43

PCI Express slots on the motherboard can be wider then the number of lanes connected. For example a motherboard can have x8 slot with only x1 lane connected.

On the other hand, you can insert a card using only for ex. 4 lanes to a x16 slot on the motherboard, and they will negotiate to use only those x4 lanes.

How to check from the running system how many lanes are used by the inserted PCIe cards?

47

Ok, it seems I missed it on first try in lspci manpages.

Note: Run the command as root/sudo otherwise a lot of detail is ommitted including the Lnk output shown below.

lspci -vv displays a lot of information, including link width:

01:00.0 VGA compatible controller: nVidia Corporation G92 [GeForce 8800 GT] (rev a2) (prog-if 00 [VGA controller])
            [...]
            LnkCap: Port #0, Speed 2.5GT/s, Width x16, ASPM L0s L1, Latency L0 <512ns, L1 <1us
                    ClockPM- Surprise- LLActRep- BwNot-
            LnkCtl: ASPM Disabled; RCB 128 bytes Disabled- Retrain- CommClk+
                    ExtSynch- ClockPM- AutWidDis- BWInt- AutBWInt-
            LnkSta: Speed 2.5GT/s, Width x8, TrErr- Train- SlotClk+ DLActive- BWMgmt- ABWMgmt-
4
  • 4
    in your example the output text has both width x16 and width x8. I assume this is interpretted as: the link capacity is width x16 and this device has negotiated width x8? Nov 21 '14 at 18:26
  • 2
    Yes, that's how I understand it, too.
    – silk
    Nov 24 '14 at 10:47
  • 1
    Same as @ʇsәɹoɈ 's comment at other answer; Use root/sudo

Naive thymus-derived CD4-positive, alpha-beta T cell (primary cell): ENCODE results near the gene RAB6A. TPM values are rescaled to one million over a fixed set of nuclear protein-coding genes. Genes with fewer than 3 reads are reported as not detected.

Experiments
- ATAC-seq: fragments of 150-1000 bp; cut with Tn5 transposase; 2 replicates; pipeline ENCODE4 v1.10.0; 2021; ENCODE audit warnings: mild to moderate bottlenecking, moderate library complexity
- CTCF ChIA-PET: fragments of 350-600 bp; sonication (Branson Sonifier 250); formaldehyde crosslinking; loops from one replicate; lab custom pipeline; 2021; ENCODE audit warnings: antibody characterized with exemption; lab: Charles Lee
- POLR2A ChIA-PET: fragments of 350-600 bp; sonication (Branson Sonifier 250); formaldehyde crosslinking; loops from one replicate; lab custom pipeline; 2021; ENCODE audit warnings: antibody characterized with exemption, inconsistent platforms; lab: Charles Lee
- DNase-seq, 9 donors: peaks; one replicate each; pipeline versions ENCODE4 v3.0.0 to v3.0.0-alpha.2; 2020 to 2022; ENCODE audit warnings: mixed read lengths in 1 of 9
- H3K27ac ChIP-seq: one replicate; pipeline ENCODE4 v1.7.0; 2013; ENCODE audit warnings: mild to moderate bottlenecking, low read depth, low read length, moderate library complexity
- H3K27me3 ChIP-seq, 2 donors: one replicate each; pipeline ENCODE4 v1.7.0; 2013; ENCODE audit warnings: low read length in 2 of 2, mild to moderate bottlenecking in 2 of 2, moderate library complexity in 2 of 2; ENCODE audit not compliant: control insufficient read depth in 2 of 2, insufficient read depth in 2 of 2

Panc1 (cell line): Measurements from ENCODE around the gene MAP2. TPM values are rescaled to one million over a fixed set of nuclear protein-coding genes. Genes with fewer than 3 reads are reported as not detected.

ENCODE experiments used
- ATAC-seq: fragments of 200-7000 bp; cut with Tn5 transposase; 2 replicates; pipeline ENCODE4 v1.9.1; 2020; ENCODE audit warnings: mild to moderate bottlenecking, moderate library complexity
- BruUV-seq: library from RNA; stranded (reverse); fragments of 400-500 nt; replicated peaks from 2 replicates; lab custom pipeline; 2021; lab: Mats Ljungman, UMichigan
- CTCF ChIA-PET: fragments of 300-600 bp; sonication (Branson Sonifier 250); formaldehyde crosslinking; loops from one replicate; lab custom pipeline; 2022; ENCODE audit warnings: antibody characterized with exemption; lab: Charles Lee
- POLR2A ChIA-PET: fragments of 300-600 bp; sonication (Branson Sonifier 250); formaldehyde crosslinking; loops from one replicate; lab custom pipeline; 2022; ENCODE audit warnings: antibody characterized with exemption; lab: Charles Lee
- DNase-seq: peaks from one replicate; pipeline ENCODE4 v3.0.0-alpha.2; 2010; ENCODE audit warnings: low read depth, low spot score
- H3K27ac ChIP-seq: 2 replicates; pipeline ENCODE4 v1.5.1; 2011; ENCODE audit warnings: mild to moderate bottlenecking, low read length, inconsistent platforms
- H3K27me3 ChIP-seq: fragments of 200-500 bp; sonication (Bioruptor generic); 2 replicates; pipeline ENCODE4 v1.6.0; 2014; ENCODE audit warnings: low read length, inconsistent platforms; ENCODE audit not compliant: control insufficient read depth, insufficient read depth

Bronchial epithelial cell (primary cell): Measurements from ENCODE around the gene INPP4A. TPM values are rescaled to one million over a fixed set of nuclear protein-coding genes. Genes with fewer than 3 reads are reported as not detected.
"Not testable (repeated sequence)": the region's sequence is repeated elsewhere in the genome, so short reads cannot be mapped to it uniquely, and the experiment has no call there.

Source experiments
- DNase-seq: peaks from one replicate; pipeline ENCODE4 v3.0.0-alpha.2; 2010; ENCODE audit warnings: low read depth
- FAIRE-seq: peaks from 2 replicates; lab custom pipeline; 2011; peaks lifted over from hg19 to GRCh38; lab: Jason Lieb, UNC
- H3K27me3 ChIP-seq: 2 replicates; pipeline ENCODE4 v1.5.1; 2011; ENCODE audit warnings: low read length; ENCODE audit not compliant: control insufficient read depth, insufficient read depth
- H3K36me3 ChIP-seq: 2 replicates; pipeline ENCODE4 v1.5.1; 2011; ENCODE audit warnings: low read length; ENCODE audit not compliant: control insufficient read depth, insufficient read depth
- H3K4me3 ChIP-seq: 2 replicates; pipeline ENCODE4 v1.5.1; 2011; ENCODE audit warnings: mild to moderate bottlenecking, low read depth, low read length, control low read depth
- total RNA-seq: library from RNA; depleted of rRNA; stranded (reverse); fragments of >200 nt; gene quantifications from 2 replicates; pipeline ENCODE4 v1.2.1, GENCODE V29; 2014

– hbogert
    Oct 7 '18 at 13:38
  • Bad Translation: The Chipset has lanes... I think usually just one Chipset lane at 1x the processor's fastest speed... like PCI-E 3.0. Ethernet, The subsystem the USB is attached, is the chipset one, usually. use -t to get a tree for devices that have a built in switch... which saves you PCI lanes.
    – Ray Foss
    May 27 '20 at 17:27
19

Sometimes it can be a bit more complicated.

For example, 4 Port GBit ethernet adapters have a PCIe switch on board. I trapped into an issue where I found the Ethernet Adapter connected to x4, but a bottleneck upstream when the onboard pcie switch was connected at x1 to the motherboard only.

See this thread for the issue: http://thread.gmane.org/gmane.linux.drivers.e1000.devel/15192/focus=15254

To get a grasp on tree connectivity, compare the view of

sudo lspci -tv
sudo lspci -vv | grep -P "[0-9a-f]{2}:[0-9a-f]{2}\.[0-9a-f]|LnkSta:"

The last line will show you the Link Status below every device on the bus without the overwelming detail of vv option.

1
  • 15
    Note: When run as an unprivileged user, lspci doesn't show the LnkCap / LnkSta / Width stats. Run it with sudo to see them.
    – ʇsәɹoɈ
    Jan 7 '17 at 18:44
2

I use the following commands. lspci -vv provides verbose output. It's parsed with grep to only view "Width" as follows:

lspci -vvv | egrep "0[0-9]:|Width\ "
03:00.0 Ethernet controller: Mellanox Technologies MT26448 [ConnectX EN 10GigE, PCIe 2.0 5GT/s] (rev b0)
pcilib: sysfs_read_vpd: read failed: Input/output error
        LnkCap:    Port #8, Speed 5GT/s, Width x8, ASPM L0s, Exit Latency L0s unlimited, L1 unlimited
        LnkSta:    Speed 5GT/s, Width x8, TrErr- Train- SlotClk- DLActive- BWMgmt- ABWMgmt-

Notice the two Width x8 lines above.

If LnkSta (Link Status) is less than LnkCap (Link Capability), it will display (downgraded) next to the Width. This means that the PCI card is capable of more than what the PCI slot can provide.

Next, you can view display the physical and electrical PCI port information. Physical is the actual slot size on the motherboard. Electrical is how the slot is wired to the chipset. Some motherboards will have a physical x16 slot, but only use x8 lanes.

dmidecode --type 9 | egrep "Usage|Type|Designation"

Designation: PCH SLOT1 PCI-E 3.0 X4(IN X8)
Type: x4 PCI Express 3 x8
Current Usage: Available

Designation is how the motherboard manufacturer reports the SLOT. Type is electrical and physical characteristics. (ex. electrical x4 lanes, physical slot is x8).

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